With so much information about food at our fingertips it’s easy to become overwhelmed about what we should be doing to be healthy. Low carb, low fat, paleo, vegan, gluten free – the choices are endless. And no matter how well we look after ourselves, it’s easy to feel that we still aren’t doing enough. I wonder, how many of us are actually at peace with the choices we make about food? My guess is that, many of you are constantly on your own case, expecting yourselves to eat more greens, eat less chocolate, drink more water, drink less wine; the details change for each of us but the feeling is the same, and it’s a feeling I’ve known well. We beat ourselves up for falling short of perfect.
But what if we thought about the stress we put on ourselves as something negative that we need to give up? It’s not new information that stress contributes to ill health, creates acidity in the body and is generally bad for us. We already know this right? So why is it then, that we think that stressing ourselves out about our less than perfect lifestyles is going to help us?
Is it not more helpful to think about our health in terms of the things that we do do, instead of being about what we restrict or deny ourselves? Rather than thinking of myself as following a particular diet, I like to think of myself as having a lifestyle, or food life, that incorporates all the choices that I make around food, both on a physical level, and also in a social, emotional, environmental and political sense too. I try to make these choices in the positive, focussing on the things that I want in my life, not what I don’t.
We all have our own unique food life, and on a collective scale it becomes a food culture. I believe that the basis of any food culture (or food life) should be nourishment, connection and pleasure. So I suggest that we all aim to create a positive food life for ourselves, based on what works for us, and embrace it wholeheartedly. For these reasons, in my food life, I let desserts make a special appearance now and then. And when they do, they are to be shared, savoured and enjoyed, without a shred of guilt.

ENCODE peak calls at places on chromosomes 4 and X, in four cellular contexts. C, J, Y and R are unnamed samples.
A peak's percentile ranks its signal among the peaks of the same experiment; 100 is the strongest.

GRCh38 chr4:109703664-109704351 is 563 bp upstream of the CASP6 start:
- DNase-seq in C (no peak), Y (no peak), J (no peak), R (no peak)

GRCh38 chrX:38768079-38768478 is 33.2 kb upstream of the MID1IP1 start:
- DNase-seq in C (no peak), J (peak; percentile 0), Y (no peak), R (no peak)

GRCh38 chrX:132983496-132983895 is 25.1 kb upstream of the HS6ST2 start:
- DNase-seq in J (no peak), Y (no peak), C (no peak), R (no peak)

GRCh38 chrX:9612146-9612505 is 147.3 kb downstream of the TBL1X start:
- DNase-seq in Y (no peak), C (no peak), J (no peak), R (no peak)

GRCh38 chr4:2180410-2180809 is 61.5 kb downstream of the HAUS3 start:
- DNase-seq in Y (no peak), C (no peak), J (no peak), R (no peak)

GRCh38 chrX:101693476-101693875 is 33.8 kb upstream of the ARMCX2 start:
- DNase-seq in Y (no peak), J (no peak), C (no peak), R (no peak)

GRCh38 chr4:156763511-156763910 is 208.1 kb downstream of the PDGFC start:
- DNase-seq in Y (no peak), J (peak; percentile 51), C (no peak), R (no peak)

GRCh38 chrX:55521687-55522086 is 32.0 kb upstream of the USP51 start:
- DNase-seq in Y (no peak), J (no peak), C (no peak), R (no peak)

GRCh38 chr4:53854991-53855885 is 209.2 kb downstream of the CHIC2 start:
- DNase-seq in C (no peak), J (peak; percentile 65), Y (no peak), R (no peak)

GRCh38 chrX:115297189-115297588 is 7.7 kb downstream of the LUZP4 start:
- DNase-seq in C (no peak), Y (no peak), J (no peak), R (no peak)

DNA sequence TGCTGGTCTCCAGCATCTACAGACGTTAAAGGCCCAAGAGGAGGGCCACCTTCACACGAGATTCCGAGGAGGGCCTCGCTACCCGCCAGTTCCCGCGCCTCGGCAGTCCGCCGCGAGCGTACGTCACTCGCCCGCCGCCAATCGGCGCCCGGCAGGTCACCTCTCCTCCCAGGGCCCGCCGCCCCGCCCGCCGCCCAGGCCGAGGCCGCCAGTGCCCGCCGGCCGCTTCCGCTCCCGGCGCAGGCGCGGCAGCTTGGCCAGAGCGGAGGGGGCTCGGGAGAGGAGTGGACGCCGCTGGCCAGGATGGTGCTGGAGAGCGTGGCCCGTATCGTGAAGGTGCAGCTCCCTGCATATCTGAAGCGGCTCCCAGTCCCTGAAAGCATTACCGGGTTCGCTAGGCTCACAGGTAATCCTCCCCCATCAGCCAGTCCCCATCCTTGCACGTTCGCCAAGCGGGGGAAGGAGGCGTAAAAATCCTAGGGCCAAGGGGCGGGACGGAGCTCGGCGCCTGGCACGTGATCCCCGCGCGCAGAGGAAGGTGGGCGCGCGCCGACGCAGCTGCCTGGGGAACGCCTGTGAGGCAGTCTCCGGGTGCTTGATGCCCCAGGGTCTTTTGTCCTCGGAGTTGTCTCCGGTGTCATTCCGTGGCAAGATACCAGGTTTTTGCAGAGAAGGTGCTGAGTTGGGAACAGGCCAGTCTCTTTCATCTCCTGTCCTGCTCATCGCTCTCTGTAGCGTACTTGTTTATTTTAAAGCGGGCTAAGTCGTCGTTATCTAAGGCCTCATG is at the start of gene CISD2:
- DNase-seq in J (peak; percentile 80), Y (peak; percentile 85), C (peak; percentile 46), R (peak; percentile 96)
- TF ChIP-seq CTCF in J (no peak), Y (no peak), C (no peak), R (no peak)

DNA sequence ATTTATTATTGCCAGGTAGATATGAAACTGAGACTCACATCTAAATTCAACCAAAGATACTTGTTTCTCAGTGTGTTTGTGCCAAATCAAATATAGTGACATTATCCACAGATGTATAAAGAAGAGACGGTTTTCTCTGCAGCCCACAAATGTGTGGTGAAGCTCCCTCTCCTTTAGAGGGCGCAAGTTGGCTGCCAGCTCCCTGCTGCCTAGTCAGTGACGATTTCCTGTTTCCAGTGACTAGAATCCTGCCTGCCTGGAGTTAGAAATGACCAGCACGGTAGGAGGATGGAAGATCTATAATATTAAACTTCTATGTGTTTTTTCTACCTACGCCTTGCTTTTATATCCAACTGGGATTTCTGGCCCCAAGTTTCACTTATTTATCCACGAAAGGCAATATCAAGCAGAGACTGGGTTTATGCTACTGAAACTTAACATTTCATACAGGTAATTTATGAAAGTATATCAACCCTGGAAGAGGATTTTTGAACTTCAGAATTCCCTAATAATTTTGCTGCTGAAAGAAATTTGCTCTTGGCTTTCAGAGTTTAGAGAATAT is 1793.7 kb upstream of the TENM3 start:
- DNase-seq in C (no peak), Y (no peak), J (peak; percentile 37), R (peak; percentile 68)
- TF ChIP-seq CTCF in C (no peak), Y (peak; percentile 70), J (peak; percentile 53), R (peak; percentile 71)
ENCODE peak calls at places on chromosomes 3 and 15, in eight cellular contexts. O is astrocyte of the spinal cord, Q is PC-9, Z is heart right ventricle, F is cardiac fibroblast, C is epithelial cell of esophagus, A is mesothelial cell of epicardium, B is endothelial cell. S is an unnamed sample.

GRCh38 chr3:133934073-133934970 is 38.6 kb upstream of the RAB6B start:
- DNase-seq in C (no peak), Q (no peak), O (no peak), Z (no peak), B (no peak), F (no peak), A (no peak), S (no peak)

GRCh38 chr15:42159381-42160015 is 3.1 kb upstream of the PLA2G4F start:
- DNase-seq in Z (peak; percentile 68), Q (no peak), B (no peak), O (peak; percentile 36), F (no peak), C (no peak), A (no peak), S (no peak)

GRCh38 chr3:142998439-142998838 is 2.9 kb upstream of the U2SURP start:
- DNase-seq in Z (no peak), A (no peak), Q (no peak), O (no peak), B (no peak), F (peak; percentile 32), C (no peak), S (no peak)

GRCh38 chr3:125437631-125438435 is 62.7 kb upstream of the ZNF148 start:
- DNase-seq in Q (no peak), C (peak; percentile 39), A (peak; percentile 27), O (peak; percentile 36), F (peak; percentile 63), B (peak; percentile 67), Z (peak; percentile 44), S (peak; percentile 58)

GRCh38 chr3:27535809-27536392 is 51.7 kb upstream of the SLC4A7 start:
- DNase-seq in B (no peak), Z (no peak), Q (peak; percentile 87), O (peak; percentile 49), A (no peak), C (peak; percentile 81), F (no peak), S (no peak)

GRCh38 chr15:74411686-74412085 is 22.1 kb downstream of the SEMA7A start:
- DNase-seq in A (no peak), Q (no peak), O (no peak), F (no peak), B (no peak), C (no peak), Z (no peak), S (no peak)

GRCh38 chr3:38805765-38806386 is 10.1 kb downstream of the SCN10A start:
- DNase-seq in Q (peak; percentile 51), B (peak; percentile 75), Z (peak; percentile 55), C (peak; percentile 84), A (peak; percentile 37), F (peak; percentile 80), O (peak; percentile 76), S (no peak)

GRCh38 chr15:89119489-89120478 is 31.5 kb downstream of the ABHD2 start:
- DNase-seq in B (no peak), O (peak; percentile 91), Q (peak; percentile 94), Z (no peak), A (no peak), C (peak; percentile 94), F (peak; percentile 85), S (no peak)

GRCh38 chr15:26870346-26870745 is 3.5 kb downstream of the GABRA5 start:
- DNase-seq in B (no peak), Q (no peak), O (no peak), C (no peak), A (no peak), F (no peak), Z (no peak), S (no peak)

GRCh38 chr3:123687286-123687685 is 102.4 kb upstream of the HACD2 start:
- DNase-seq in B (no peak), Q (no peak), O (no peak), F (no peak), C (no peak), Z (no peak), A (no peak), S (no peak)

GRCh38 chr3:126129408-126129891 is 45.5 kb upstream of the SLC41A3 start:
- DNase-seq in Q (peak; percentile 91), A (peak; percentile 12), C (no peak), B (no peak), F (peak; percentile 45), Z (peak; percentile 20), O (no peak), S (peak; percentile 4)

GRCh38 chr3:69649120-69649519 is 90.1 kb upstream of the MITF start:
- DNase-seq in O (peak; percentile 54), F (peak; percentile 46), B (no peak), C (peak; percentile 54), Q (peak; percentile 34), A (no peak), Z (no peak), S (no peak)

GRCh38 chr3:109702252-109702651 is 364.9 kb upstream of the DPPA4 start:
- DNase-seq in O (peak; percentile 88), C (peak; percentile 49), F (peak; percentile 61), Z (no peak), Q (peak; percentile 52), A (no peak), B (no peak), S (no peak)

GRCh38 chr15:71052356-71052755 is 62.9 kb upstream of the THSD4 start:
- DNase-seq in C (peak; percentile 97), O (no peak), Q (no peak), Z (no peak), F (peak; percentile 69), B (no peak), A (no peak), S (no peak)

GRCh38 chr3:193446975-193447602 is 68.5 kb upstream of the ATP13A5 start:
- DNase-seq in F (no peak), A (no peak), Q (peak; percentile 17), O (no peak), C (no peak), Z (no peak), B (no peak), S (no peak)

Whatever your food life looks like, I hope it nourishes you in many ways.
Chai Spiced Rice Pudding – serves 6
- 2 tbsp olive oil
- 200g short grain rice
- 6 cups (1.5L) full-cream milk (I’ve used organic cow’s milk, but you can use plant milk if you prefer)
- ½ tsp ground cardamom
- 1 cinnamon stick (or ¼ tsp ground cinnamon)
- 1 star anise
- ¼ tsp ground cloves
- Pinch saffron strands
- ¼ cup (50g) raw caster sugar
Heat the olive oil in a heavy based pan, add the rice and stir gently to warm it.
Add the milk and spices, and bring to the boil.
Lower the heat and simmer steadily for about 10 minutes, stirring quite often to make sure it doesn’t stick.
Add the sugar and simmer for another 10 minutes, stirring as before.
Just as the rice is tender and creamy, but with still some milky liquid left, remove it from the heat and serve, topped with whatever prettiness you like, such as saffron strands, dried rose petals or pistachios.